The keywords "MUST", "MUST NOT", "REQUIRED", "SHALL", "SHALL NOT", "SHOULD", "SHOULD NOT", "RECOMMENDED", "MAY", and "OPTIONAL" in this specification are to be interpreted as described in [RFC 2119].
These keywords are thus capitalized when used to unambiguously specify requirements over protocol and application features and behavior that affect the interoperability and security of implementations. When these words are not capitalized, they are meant in their natural-language sense.
Conventional XML namespace prefixes are used throughout the listings in this specification to stand for their respective namespaces as follows, whether or not a namespace declaration is present in the example:
This is the SAML V2.0 metadata namespace defined in the SAML V2.0 metadata specification Error: Reference source not found.
This is the SAML V2.0 metadata extension namespace defined by this document and its accompanying schema [IDPDisco-XSD].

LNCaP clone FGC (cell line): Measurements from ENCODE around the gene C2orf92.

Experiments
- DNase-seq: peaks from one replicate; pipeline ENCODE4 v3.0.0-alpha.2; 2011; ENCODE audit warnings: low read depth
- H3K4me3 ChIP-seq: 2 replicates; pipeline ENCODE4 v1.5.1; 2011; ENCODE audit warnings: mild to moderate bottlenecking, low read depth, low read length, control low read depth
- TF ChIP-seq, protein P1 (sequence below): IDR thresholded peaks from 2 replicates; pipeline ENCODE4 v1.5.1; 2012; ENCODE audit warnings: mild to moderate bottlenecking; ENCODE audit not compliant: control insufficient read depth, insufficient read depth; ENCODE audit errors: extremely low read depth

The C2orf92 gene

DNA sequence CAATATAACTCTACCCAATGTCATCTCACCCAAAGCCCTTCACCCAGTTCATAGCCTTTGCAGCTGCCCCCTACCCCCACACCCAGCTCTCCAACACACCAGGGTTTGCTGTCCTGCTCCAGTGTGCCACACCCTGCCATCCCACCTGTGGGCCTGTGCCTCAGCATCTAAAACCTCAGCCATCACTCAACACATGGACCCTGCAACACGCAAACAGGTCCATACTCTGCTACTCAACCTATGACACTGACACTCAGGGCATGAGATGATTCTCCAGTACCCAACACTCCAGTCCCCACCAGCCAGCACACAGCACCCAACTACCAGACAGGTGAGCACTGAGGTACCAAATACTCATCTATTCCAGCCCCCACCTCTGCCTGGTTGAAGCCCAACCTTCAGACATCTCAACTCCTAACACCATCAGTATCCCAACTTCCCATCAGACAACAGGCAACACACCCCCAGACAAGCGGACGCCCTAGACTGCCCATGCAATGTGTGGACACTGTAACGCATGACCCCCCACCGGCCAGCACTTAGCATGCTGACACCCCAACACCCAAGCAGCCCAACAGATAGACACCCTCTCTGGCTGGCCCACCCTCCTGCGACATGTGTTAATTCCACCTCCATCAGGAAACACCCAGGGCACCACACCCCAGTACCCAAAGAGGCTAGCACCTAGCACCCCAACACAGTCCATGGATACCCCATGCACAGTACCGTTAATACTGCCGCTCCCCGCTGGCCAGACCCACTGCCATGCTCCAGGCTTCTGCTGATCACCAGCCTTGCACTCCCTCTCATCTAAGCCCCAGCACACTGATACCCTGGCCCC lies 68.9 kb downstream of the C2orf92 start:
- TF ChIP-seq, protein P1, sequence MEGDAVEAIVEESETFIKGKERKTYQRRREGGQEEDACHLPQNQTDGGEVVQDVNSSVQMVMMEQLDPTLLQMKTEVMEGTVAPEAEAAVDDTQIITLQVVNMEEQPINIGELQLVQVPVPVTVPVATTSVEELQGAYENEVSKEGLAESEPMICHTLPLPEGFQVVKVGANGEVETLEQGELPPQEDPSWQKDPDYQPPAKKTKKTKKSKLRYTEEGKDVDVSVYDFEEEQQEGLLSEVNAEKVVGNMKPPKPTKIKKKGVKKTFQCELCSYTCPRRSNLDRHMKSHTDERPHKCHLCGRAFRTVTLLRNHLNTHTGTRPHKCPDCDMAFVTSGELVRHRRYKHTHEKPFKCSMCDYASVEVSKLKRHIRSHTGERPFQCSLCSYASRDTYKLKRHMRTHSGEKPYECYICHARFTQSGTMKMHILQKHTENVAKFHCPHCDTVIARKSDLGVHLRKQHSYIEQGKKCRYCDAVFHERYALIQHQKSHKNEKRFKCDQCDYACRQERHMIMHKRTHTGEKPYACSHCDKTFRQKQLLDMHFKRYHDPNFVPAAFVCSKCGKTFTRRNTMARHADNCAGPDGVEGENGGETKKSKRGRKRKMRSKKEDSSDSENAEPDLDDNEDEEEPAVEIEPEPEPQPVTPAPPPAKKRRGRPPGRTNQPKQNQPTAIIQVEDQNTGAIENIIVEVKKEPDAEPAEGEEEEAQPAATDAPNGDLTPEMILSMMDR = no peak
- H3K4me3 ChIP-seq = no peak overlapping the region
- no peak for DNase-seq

This namespace is defined in the W3C XML Schema specification [Schema1]. In schema listings, this is the default namespace and no prefix is shown.
This specification uses the following typographical conventions in text: <SAMLElement>, <ns:ForeignElement>, Attribute, Datatype, OtherKeyword.
[RFC 2119] S. Bradner. Key words for use in RFCs to Indicate Requirement Levels. IETF RFC 2119, March 1997. http://www.ietf.org/rfc/rfc2119.txt.
[IDPDisco-XSD] S. Cantor et al. Metadata Extension Schema for Identity Provider Discovery Service Protocol, OASIS SSTC January 2007. Document ID sstc-saml-idp-discovery.xsd. See http://www.oasis-open.org/committees/security/.
[SAML2Core] S. Cantor et al. Assertions and Protocols for the OASIS Security Assertion Markup Language (SAML) V2.0. OASIS Standard, March 2005. Document ID saml-core-2.0-os. See http://docs.oasis-open.org/security/saml/v2.0/saml-core-2.0-os.pdf.
[SAML2Meta] S. Cantor et al. Metadata for the OASIS Security Assertion Markup Language (SAML) V2.0. OASIS Standard, March 2005. Document ID saml-metadata-2.0-os. See http://docs.oasis-open.org/security/saml/v2.0/saml-metadata-2.0-os.pdf.
[SAML2Meta-xsd] S. Cantor et al. SAML V2.0 metadata schema. OASIS Standard, March 2005. Document ID saml-schema-metadata-2.0. See http://docs.oasis-open.org/security/saml/v2.0/saml-schema-metadata-2.0.xsd.